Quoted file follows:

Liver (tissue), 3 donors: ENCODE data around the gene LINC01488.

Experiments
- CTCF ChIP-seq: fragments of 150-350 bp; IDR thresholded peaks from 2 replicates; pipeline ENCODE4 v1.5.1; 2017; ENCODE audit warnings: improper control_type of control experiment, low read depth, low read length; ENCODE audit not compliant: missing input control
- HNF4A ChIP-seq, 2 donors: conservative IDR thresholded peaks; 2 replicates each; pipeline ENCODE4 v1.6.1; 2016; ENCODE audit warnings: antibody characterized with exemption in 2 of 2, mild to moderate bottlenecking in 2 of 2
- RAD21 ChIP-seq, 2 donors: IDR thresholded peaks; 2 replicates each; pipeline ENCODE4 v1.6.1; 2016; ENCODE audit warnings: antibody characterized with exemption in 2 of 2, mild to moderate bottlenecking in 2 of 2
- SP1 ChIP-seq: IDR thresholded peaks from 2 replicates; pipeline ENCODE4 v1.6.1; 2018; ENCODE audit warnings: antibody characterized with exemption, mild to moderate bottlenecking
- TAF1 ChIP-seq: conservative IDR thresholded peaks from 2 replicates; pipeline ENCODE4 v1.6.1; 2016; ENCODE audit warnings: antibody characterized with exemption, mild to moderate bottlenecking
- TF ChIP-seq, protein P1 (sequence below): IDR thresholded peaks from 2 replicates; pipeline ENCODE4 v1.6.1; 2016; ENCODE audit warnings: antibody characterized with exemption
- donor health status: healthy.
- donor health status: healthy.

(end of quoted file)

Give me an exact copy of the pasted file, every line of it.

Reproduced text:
Liver (tissue), 3 donors: ENCODE data around the gene LINC01488.

Experiments
- CTCF ChIP-seq: fragments of 150-350 bp; IDR thresholded peaks from 2 replicates; pipeline ENCODE4 v1.5.1; 2017; ENCODE audit warnings: improper control_type of control experiment, low read depth, low read length; ENCODE audit not compliant: missing input control
- HNF4A ChIP-seq, 2 donors: conservative IDR thresholded peaks; 2 replicates each; pipeline ENCODE4 v1.6.1; 2016; ENCODE audit warnings: antibody characterized with exemption in 2 of 2, mild to moderate bottlenecking in 2 of 2
- RAD21 ChIP-seq, 2 donors: IDR thresholded peaks; 2 replicates each; pipeline ENCODE4 v1.6.1; 2016; ENCODE audit warnings: antibody characterized with exemption in 2 of 2, mild to moderate bottlenecking in 2 of 2
- SP1 ChIP-seq: IDR thresholded peaks from 2 replicates; pipeline ENCODE4 v1.6.1; 2018; ENCODE audit warnings: antibody characterized with exemption, mild to moderate bottlenecking
- TAF1 ChIP-seq: conservative IDR thresholded peaks from 2 replicates; pipeline ENCODE4 v1.6.1; 2016; ENCODE audit warnings: antibody characterized with exemption, mild to moderate bottlenecking
- TF ChIP-seq, protein P1 (sequence below): IDR thresholded peaks from 2 replicates; pipeline ENCODE4 v1.6.1; 2016; ENCODE audit warnings: antibody characterized with exemption
- donor health status: healthy.
- donor health status: healthy.